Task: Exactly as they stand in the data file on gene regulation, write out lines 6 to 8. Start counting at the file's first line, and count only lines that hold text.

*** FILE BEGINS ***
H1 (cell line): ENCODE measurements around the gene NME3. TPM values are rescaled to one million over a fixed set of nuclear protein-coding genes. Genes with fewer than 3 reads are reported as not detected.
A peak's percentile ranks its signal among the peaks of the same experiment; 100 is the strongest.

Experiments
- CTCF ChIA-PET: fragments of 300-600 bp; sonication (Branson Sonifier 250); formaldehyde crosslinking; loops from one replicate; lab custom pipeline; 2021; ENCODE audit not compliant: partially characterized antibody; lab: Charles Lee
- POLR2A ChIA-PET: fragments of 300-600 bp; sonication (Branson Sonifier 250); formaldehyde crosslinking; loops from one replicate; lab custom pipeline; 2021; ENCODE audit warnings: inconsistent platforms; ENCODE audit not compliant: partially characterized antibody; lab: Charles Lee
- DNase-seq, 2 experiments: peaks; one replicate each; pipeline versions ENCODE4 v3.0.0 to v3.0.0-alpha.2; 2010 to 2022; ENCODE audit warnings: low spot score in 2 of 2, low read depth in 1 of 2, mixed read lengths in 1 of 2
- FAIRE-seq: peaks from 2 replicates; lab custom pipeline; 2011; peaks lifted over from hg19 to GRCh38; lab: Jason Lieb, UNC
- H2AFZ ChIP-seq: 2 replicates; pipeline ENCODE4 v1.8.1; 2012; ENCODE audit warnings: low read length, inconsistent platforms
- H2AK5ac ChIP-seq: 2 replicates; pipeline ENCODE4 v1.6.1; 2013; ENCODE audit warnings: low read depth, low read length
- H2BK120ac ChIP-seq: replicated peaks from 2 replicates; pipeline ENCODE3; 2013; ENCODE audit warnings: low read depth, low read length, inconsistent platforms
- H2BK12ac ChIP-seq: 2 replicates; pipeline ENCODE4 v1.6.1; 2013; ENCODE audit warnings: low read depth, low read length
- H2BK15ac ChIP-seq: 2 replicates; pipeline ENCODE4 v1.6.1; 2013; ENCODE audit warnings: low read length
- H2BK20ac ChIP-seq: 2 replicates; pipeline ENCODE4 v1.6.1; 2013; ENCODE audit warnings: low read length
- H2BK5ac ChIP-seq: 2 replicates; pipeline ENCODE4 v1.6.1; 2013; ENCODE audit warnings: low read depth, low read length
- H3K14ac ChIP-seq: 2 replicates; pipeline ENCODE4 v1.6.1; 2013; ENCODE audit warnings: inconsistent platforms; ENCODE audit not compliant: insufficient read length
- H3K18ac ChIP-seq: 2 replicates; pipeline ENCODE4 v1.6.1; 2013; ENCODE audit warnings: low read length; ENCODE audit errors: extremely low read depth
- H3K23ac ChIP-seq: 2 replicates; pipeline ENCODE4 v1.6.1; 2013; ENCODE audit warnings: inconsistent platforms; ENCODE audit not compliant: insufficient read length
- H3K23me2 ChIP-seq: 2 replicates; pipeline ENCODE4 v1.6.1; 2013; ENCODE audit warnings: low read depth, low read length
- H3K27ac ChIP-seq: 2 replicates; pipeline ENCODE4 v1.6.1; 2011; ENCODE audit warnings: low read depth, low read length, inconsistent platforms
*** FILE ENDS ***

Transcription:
- DNase-seq, 2 experiments: peaks; one replicate each; pipeline versions ENCODE4 v3.0.0 to v3.0.0-alpha.2; 2010 to 2022; ENCODE audit warnings: low spot score in 2 of 2, low read depth in 1 of 2, mixed read lengths in 1 of 2
- FAIRE-seq: peaks from 2 replicates; lab custom pipeline; 2011; peaks lifted over from hg19 to GRCh38; lab: Jason Lieb, UNC
- H2AFZ ChIP-seq: 2 replicates; pipeline ENCODE4 v1.8.1; 2012; ENCODE audit warnings: low read length, inconsistent platforms